What are your plants saying?
Recommendations for storm-damaged plants and shrubs
What do we see after the freeze? A few disappointing things, but a lot of really positive signs!
Most annual flowers look bad. We aren’t going to talk much about this, though, because it’s almost time to change them anyway.
Loropetalums are pretty much smoked!Most of the ones we’ve seen so far have lost all of their foliage. Several are outright dead. The ones that are alive will have to be cut back to about one-quarter of their current size and allowed to grow back out. When this happens, they will be left bare. If you only replace the dead ones, it will look weird having some new, good-looking ones mixed in with other dead, bare-looking plants. It will take at least two to three growing seasons for them to get back to their original size and shape. We are recommending replacing these with new ones. You may be concerned with the same thing happening again next winter, but the reality is that this was a once-ina-lifetime event. Typically, loropetalum thrive very well in our climate, and you should not be concerned.
Indian hawthorns are another plant with a high mortality rate. All of them have lost their foliage and look completely dead. Most of them are dead and will need to be replaced. When deciding what to replace them with, we ask people to consider a different plant like the sunshine ligustrum.
Boxwoods fared the storm OK. We are seeing a lot of “tip death,” where the tips of the plants have died off. As it gets warmer and they start to grow more, the plant can be trimmed. After two to three trimmings, we predict most of these dead spots will have grown out and disappeared. There are some cases where the whole plant died, and we recommend replacing the plant with a new one.
Ligustrums seem to be a hit-or-miss situation. We have seen some that are dead and will have to be replaced while others look perfectly fine. Others seem to have lost half or more of their leaves. The good news is most are still alive. It may take the rest of the year to fill back out completely, but they should be OK. Considering the cost of these plants and the amount of time it takes for them to grow, we recommend leaving them alone and let them come back.
Live oaks may look bad right now, but they are just fine. Every year, they drop all of their leaves, but this happens over time and never leaves the tree looking empty. Following the ice, most of them around town have dropped everything, leaving them to look bare and dead. Don’t worry!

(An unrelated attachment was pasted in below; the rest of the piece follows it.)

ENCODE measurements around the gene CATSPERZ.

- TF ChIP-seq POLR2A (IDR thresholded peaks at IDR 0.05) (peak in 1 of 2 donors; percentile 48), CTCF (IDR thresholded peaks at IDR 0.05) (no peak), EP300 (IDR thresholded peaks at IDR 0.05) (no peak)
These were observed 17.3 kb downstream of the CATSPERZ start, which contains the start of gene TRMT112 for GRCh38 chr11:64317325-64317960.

Ivies and jasmines are looking rough right now but will be OK. They are going to need all the dead removed but will come back with new growth.
Make sure you don’t remove the actual vine, just the dead foliage.
all palms lost their fronds but survived the cold. The dead limbs will
need to be removed, but they will grow back out this year. There are a
few cases where they were a total loss and will need to be replaced, but
overall they did well.
The Good to Great:
We are excited that azaleas are not a total loss. Yes, most lost their foliage, but we are seeing a ton of buds developing, and in a few cases they are starting to bloom already. They are going to require a decent amount of trimming and then allow them to grow back out. We do realize there are some cases where they died, but it’s not near the level we expected to see.
Yaupons are the heavyweight champs of the year! 99% of them look the exact same way as they did before the storm. They don’t need any special attention this year other than normal maintenance.
Sunshine ligustrums are another plant that thrived and doesn’t seem to be showing any damage at all. This is also the plant we are recommending people use to replace Indian hawthorn.
Holly trees fared very well. There seems to be a decent amount of foliage lost, but they are not bare and still seem full. Just keep performing normal maintenance with these.
Ornamental grasses did well and are already flushing out with new growth. Nothing to do or worry about with most of them.
Spring is upon us, and we are looking forward to seeing what is to come! Let us know if you have any questions.
Plant observances and recommendations provided by the professionals at Matthews Landscape & Pest.